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Dr Peter Willshaw graduated from University College London with a BSc in Physiology. He has also been awarded a PhD for his work in the same field. Before his time started at Swansea, Peter lectured at St Thomas Hospital, London and also at Birmingham University.

Peter has spent some time researching in Buenos Aires, the capital of Argentina. He stayed there for 23 years, where he was part of the creation of a medical school, which has since grown into a University. The currently named Favaloro University is named after Dr René Favaloro, who is known for his pioneering work as a cardiac surgeon.

Peter moved to Swansea in 2003 to take up a lecturers post. He has received steady progression ever since and is now an Associate Professor with the College of Human and Health Sciences. Dr Willshaw teaches to both undergraduate and postgraduate students in lecture and practical based sessions.

Peter hasn't been directly involved with research since 2014 when he supervised PhD students at the College. However he has published on a variety of topics and his publications are listed below. Within the field of physiology, his particular interest lies with the application of mathematical methods to clinical data in the field of haemodialysis.

Photography and sailing are two of Peter's principle hobbies outside of his academic work.

Publications

  1. & Comparison of Standard and Artificial Neural Network Estimators of Hemodialysis Adequacy. Artificial Organs 29(2), 159
  2. & Detection of abnormality in the electrocardiogram without prior knowledge by using the quantisation error of a self-organising map, tested on the European ischaemia database. Medical & Biological Engineering & Computing 39(3), 330
  3. & Dialysate-side urea kinetics. Neural network predicts dialysis dose during dialysis. Medical & Biological Engineering & Computing 41(4), 392
  4. Comparison of different methods for hemodialysis evaluation by means of ROC curves: from artificial intelligence to current methods.. Clinical Nephrology 64(3), 205-213.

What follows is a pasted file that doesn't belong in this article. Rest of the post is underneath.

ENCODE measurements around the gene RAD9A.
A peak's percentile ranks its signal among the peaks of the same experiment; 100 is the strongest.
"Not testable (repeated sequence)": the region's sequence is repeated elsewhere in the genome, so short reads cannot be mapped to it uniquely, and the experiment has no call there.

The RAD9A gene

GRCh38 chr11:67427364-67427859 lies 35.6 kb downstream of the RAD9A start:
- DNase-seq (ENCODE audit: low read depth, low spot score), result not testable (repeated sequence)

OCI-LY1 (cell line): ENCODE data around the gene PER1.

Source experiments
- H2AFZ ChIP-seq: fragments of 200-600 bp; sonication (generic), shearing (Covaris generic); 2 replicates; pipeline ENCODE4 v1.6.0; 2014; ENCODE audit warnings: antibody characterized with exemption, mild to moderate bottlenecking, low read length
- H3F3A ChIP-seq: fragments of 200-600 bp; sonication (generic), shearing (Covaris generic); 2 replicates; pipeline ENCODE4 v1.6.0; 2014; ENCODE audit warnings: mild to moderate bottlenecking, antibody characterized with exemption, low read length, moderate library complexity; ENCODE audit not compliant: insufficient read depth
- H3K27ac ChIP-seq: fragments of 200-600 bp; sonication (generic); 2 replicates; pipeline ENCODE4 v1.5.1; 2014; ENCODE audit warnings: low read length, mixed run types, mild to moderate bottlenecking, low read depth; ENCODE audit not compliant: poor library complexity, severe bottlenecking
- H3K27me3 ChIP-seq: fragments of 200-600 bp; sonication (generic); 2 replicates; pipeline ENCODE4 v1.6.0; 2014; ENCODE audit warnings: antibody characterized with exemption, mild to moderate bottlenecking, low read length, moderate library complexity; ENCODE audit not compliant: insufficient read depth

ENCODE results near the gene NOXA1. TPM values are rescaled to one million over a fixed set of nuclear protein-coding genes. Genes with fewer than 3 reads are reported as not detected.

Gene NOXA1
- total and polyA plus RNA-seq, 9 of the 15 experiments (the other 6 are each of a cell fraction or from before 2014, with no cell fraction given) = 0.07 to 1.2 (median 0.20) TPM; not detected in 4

5. & Molecular Kinetics Modeling in Hemodialysis: On-Line Molecular Monitoring and Spectral Analysis. ASAIO Journal 53(5), 582-586.

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Teaching

  • SHP100 Applied Human Biology

    This module will introduce the student to applied biological sciences. The module will begin with an exploration of the structure and function of the major organic compounds found in the human body, moving on to aspects of cellular physiology and basic pharmacology.

  • SHP104 Human Anatomy and Physiology 1

    This module uses lecture and laboratory based study to explore the anatomy and physiology of the major organs and organ systems of the human body. Teaching will begin with the molecular and cellular basis of life, utilising appropriate techniques to illustrate the structure of organelles, cells and tissues. The major organs and organ systems will be examined and their role in homeostasis explained, with the importance of the interplay between different organs emphasised.

  • SHP207 Human Anatomy and Physiology II

    This module will develop knowledge of human anatomy and physiology. Teaching will build upon the lecture material delivered in year 1. The major organs and organ systems will be examined in detail, including relevant physical and biochemical processes.